There’s probably better prompts to elicit shorter sentences from GPT, but the above performs well in practice. From here, it’s relatively straightforward to run each sentence through Google’s TTS and transmit audio responses to each user in the session:

go func() {
	resp, err := p.synthesizer.Synthesize(p.ctx, sentence, tmpLang)
	err = p.gptTrack.QueueReader(bytes.NewReader(resp.AudioContent))

The general principle we followed to optimize for latency was streamall the things: by minimizing the amount of time it takes to receive, process, and transmit data at each step, we were able to keep latency to a minimum and create a seamless conversational experience.

Designing the client interface

With a working backend for KITT which could plug into any LiveKit session, instead of building a completely new UI, we saved a lot of time by using LiveKit Meet for this project. Meet is a Zoom-inspired sample application we built to show developers how to use LiveKit and for internally dogfooding our infra. In this demo, when you start a meeting, KITT will automatically join it too.

If it’s a 1:1 meeting (i.e. only one human user), KITT will assume anything you say is directed at them and respond appropriately. If there are multiple human users in the meeting, saying “KITT” or “Hey KITT” will let KITT know your subsequent prompt is intended for them — we also play a sound to let you know KITT's listening.

KITT Activated

Borrowing from assistant interfaces like Siri and Google Assistant, whenever you speak to KITT, we show a live transcription of your prompt which helps you understand the input KITT received and contextualize their response:

For KITT’s visual identity, ultimately we’d like to dynamically generate video frames on the backend, but for this initial version we opted to build a client-side React component. KITT cycles through a few different states, depending on the state of the conversation and whether they're engaged:


Both live transcription and KITT’s states are transmitted to each user using LiveKit’s data messages.

Putting it all together

With everything working end-to-end, the result is pretty magical. ✨


What's next?

Below are some areas that we’d like to explore as improvements to KITT’s implementation — if you’re interested in contributing towards any of these, we accept PRs! 🙂

Google’s STT is fast and accurate, but there are two downsides: 1) it’s an external service call 2) it’s not cheap. We wanted to explore running the smallest (i.e. fastest) model of Whisper ourselves to see if there’s a significant reduction to latency. The limitation of Whisper is it doesn’t have as broad language support as Google.

Google’s TTS is also fast, but the voice can be a bit robotic-sounding. We explored Tortoise which sounds amazing, but it takes ~20s to generate a single sentence! It’s worth testing other real-time TTS models like Rime, or even ones supporting custom voices which would be fun for end-users to interact with.

GPT-4 and other models
GPT-4 is a more powerful model, capable of producing more humanlike responses at the cost of speed. It would be interesting to see if pre-prompting it (to be extra concise) could help reduce the increased latency. Additionally, there are really fast models like Claude, or possibly running LLaMA or Alpaca locally, which could potentially achieve even lower latency without a significant impact on response quality.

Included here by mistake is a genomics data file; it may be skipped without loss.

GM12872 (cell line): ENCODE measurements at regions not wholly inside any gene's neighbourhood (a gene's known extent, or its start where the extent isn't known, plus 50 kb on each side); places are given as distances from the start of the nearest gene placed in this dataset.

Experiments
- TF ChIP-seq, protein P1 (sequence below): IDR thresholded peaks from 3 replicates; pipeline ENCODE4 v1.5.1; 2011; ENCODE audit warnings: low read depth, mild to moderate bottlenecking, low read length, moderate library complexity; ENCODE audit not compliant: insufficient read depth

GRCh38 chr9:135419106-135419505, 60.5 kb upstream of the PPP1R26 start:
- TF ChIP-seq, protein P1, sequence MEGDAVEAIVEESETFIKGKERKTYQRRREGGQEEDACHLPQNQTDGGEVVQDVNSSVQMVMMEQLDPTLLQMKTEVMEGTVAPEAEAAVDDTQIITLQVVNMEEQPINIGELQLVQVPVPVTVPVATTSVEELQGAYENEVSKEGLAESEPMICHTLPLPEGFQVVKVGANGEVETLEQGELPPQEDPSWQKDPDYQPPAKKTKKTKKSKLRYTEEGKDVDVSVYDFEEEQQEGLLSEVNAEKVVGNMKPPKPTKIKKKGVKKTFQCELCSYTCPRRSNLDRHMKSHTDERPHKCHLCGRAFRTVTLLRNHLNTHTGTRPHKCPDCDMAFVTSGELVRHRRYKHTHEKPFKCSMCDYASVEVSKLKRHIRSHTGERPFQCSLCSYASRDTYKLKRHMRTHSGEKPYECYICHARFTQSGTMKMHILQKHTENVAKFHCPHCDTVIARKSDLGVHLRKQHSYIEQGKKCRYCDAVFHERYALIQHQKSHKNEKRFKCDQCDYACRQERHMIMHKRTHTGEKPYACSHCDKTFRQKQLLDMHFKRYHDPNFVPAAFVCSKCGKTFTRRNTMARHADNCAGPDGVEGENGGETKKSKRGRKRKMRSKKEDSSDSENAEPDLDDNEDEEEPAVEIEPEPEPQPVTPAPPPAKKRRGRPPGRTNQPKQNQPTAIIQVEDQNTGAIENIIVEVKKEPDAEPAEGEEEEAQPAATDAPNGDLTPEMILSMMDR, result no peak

More and better prompting
In this demo, we’ve barely scratched the surface of what pre-prompting GPT can do. We added the ability for every user to specify their spoken language and we prepend the language code (e.g. en-US) to every user-initiated prompt. This allows KITT to respond to each user in the appropriate language and even act as a live translator between two users.

For every user query, we also pass GPT the entire conversation history (e.g. russ: ...\ntheo: ...) so KITT can respond to or reference any prompts which rely on historical context.

Some ideas for taking this further include framing the session to GPT as a meeting, including any notes from emails or calendar entries, and adding real-time events to the history like theo left the meeting at <timestamp> or live chat messages.

Giving KITT or another AI an expressive (and perhaps more human) visual representation will completely change how it feels to interact with them. The tricky part on the backend is setting up a pipeline which can take in an audio stream, supports compositing/animation/effects, and outputs video frames. One option is to record a browser instance like we do with LiveKit Egress. Another possibility is to use Unity or Unreal.

Video processing
Right now we aren't doing anything with a user's video stream. While transcriptions help with accessibility, imagine running a separate model that performs ASL recognition! Other things like sentiment analysis or scene understanding could provide GPT additional context, too.

Screen sharing
Some GPT responses include multimedia like videos, images, or code snippets. A neat feature would be to initiate a screen share or add some type of canvas to LiveKit Meet that KITT can use to display these types of assets to users.

It was insanely fun building KITT and the very first conversation with them gave us goosebumps. There’s definitely potential for a few standalone products to be built on top of this foundation. Consider this an open invitation to take our code and build something amazing with it. If you have any questions along the way, want to jam on ideas, or just share what you’ve built, hit us up in the LiveKit Community Slack!